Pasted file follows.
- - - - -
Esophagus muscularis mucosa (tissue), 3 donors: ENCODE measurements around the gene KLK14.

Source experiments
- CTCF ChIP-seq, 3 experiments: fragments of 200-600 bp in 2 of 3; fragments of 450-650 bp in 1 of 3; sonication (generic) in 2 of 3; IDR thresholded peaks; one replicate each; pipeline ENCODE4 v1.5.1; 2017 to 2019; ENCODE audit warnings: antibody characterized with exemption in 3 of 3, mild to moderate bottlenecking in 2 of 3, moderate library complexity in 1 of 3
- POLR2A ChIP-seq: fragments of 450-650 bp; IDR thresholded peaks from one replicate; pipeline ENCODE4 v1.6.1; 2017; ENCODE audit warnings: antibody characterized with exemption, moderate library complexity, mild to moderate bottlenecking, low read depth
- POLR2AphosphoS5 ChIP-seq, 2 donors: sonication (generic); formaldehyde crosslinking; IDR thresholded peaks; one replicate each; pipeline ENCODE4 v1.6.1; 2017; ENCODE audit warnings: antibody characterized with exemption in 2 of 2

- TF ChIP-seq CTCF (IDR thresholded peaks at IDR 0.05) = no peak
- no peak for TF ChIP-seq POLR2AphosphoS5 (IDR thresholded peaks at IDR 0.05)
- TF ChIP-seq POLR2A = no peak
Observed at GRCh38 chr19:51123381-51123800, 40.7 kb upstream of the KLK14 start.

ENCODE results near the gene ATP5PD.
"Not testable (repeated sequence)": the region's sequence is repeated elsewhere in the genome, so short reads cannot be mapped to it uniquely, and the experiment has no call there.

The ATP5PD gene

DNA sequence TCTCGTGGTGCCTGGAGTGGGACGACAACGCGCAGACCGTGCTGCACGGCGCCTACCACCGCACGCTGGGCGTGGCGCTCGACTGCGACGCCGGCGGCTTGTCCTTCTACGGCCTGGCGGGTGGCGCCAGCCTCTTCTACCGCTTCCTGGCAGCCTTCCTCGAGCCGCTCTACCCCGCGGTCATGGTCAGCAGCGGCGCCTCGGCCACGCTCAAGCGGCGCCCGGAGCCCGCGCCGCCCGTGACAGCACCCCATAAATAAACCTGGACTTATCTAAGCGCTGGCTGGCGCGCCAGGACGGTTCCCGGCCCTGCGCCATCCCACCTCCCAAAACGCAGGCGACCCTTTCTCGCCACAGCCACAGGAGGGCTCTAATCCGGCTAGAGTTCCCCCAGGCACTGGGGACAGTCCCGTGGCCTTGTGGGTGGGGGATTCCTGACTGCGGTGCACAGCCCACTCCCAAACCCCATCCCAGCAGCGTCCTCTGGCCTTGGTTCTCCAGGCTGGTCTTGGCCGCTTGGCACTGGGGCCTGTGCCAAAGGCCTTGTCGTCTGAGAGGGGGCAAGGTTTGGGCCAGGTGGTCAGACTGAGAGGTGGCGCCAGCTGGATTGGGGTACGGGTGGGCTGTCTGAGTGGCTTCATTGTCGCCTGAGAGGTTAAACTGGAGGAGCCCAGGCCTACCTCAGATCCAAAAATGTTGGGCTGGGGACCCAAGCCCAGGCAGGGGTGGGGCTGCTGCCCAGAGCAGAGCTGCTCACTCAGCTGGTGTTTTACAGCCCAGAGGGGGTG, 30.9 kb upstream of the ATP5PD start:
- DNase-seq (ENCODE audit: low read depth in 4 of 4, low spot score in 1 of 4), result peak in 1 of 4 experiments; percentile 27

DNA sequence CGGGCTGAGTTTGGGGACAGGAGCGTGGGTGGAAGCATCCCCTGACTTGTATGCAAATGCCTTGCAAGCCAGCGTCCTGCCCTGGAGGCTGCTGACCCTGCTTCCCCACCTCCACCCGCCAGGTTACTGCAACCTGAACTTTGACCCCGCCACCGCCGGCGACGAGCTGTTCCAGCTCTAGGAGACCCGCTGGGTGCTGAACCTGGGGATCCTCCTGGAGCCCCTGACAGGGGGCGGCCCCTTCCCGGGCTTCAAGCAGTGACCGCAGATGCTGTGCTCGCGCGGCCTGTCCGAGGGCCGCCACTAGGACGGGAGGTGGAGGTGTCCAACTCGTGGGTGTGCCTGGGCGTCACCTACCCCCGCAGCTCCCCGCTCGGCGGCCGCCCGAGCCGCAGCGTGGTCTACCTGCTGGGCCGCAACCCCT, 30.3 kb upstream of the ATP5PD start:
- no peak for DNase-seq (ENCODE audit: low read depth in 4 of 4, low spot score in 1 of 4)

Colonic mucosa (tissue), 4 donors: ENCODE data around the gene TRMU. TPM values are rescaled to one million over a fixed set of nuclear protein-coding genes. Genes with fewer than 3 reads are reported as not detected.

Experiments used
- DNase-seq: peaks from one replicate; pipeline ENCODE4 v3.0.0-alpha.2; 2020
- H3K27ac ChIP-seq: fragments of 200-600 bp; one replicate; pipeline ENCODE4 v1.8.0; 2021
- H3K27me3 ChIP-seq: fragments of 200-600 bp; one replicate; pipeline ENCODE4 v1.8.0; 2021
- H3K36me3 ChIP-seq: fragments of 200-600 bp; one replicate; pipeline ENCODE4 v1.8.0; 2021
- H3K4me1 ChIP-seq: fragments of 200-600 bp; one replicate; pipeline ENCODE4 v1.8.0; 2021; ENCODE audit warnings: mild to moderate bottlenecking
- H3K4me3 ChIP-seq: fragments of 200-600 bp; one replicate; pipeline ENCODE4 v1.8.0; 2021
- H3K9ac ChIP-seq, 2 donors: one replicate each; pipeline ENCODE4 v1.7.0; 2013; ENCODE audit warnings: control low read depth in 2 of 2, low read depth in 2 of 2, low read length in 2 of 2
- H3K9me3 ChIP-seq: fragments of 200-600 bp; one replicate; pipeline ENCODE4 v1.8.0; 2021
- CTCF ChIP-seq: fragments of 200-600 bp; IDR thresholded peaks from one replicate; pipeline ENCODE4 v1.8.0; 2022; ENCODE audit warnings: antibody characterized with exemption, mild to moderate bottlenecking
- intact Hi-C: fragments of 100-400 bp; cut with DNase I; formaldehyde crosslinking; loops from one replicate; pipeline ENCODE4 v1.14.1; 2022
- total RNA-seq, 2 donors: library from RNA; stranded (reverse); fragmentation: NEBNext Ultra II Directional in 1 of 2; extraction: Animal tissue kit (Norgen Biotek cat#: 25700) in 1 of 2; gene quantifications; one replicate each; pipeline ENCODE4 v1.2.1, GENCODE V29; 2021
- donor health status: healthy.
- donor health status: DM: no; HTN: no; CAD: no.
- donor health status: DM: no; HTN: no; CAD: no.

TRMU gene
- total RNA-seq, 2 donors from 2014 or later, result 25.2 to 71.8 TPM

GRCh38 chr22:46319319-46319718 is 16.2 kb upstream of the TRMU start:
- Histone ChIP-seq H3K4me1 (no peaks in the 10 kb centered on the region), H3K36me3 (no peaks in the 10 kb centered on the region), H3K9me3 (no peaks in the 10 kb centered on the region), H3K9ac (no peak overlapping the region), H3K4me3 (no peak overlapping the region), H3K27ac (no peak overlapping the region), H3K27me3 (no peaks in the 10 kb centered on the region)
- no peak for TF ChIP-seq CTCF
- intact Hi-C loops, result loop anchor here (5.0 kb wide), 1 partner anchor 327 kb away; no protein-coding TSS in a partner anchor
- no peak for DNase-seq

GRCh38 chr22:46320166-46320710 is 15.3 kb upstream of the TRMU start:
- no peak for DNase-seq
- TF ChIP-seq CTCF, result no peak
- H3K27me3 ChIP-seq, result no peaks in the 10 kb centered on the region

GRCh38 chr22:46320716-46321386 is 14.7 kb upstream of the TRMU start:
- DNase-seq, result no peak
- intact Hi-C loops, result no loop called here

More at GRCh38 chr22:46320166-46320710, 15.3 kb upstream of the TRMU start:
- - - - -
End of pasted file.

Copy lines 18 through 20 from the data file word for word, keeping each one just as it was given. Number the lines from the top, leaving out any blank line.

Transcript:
Experiments used
- DNase-seq: peaks from one replicate; pipeline ENCODE4 v3.0.0-alpha.2; 2020
- H3K27ac ChIP-seq: fragments of 200-600 bp; one replicate; pipeline ENCODE4 v1.8.0; 2021